Don’t shoot the messenger: the trend toward mRNA vaccines
23rd July 2021 - 0 comments
It was not long ago that uttering the term ‘mRNA’ would be met with blank stares among non-science-y folk. But, with COVID-19 as its publicity agent, mRNA has recently become a household name.
Considering the first approved COVID-19 vaccine is founded on mRNA technology, it is clear that it represents a way to deliver new vaccines faster than ever before. And this hasn’t gone unnoticed by leading biotechnology companies. For example, Sanofi recently announced plans to invest nearly half a billion dollars on mRNA vaccine research – per year.
It begs the question, why did it take a pandemic for mRNA vaccines to make a name for themselves? And what makes them such a big deal?
Sliding into your DMs
While mRNA vaccines have only recently crept into the general population’s lingo, its story actually began over three decades ago. Katalin Karikó – now the Senior Vice President at BioNTech RNA Pharmaceuticals – was one of the first to recognize the potential of mRNA to treat disease.
mRNA provides a direct message to your cells – letting them know how and when to make relevant proteins. For example, after (over) indulging on the cheese platter at your friend’s dinner party, the lactose in your body needs to be broken down. Providing the instructions to make enzymes that breakdown lactose after a particularly gluttonous Friday night is the job of mRNA.
Karikó hypothesized that if you could design and manufacture synthetic mRNA, you could tell your cells to make any protein you desire – including proteins needed for vaccination.
Considered an eccentric idea at first, Karikó and her collaborators went on to overcome one of the biggest hurdles in mRNA-based medicine. They discovered that by swapping out the building blocks of RNA – nucleosides – with modified, synthetic versions, they could simultaneously increase protein production and significantly suppress the body’s natural immune response1.
A slew of research quickly followed to develop the idea and work towards making mRNA vaccines a reality. For example, to get the better of degradative enzymes (known as RNases) that destroy mRNA before it can even reach its target, scientists provided the mRNA with protective cloaks. Often composed of lipid nanoparticles, this protective shield ensures the mRNA arrives at its intended destination fully intact.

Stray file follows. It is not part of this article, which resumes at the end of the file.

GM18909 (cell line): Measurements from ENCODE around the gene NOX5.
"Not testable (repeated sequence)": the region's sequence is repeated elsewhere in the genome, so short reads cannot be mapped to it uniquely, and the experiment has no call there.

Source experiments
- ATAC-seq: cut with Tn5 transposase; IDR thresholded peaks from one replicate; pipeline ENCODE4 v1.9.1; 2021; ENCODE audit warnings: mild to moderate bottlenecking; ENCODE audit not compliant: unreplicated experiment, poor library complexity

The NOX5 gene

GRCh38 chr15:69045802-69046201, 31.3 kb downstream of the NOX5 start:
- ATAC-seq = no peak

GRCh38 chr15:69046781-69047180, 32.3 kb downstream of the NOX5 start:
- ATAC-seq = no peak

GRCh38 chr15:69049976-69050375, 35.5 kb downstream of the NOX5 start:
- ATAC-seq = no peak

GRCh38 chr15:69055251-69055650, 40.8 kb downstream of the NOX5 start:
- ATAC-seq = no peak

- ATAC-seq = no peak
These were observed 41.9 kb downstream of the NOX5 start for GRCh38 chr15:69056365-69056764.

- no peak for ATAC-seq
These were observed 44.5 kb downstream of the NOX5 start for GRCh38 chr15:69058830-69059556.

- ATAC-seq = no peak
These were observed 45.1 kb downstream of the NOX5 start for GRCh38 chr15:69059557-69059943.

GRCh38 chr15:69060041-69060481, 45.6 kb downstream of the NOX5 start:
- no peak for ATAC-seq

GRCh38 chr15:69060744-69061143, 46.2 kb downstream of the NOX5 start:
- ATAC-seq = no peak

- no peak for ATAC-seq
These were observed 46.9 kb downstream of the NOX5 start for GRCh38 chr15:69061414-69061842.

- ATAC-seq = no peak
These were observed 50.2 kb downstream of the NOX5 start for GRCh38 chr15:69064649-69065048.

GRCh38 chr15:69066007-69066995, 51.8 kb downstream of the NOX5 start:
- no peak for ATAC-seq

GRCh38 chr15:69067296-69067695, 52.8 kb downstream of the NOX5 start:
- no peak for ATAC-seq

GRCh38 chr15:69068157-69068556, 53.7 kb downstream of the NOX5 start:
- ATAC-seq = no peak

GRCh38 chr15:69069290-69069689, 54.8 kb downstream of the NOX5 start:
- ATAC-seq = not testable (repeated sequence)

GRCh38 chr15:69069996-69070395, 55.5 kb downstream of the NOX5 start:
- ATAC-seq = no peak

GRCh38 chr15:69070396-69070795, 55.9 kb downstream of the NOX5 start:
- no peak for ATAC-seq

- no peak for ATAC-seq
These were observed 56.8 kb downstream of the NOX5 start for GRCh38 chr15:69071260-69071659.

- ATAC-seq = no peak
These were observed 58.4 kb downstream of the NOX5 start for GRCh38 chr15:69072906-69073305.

To name just a few more, stabilizing mechanisms involving capping enzymes that increase protein translation have been developed and improvements to purification methods have resulted in decreased immune activation2.
With the pieces of the mRNA vaccine puzzle spread out across the world, piecing together the full picture was going to take some time – until the COVID-19 pandemic hit.
It takes a pandemic
The COVID-19 pandemic sent the world into a tailspin, and scientists needed a way to produce a vaccine – fast. With conventional vaccines relying on time-consuming cell cultures and industrial fermentation, researchers and biotech companies turned to mRNA.
Since mRNA can be developed in silico, its manufacturing process is relatively simple, rapid, and cost-effective. Other benefits include the high potency and safety profiles of mRNA vaccines relative to conventional killed and live attenuated virus vaccines.
Back in 2013, Novartis developed an mRNA vaccine candidate in just 8 days – but RNA manufacturing flaws brought proceedings to a sudden stop. This time around, there would be no such road blocks (Figure 1). Just a few days after the identification of SARS-CoV-2 was announced, China shared its first full genome sequence. A mere two days after that, Moderna had their mRNA vaccine designed. And, within a handful of months, Moderna had administered the first dose of it in a Phase I trial. Previously, no new vaccine had been developed in less than four years.
COVID-19 has brought mRNA technology to the world’s attention – and of course plays a significant role in curbing the spread of SARS-CoV2. Moreover, what has been made abundantly clear is the promise mRNA vaccines hold for other infectious diseases.
Indeed, companies like Moderna are building on their COVID-19 success – developing vaccines for the seasonal flu market and other infectious diseases. Moderna recently announced promising results from a phase II trial of its candidate vaccine for cytomegalovirus – one of the primary causes of birth defects in babies.
Historically, it has taken 10-15 years to get a vaccine to market. However, the COVID-19 pandemic has projected us into a new era of vaccine development, where progress can be made at a lightning pace. Now that we know it can be done, what’s next for mRNA technology?
We’ll ask the question, is mRNA technology our silver bullet? in an upcoming blog – so keep an eye out for more info! Interested in starting a blog? Here at Alto, our dedicated life science writing team can help you stay at the forefront of research – and translate it into effective, accurate, and compelling content. From white papers and technical notes to press releases and web copy, our PhD qualified team have extensive experience in crafting high-quality content that speaks to your target audience. Find out more about our PR and technical writing services here.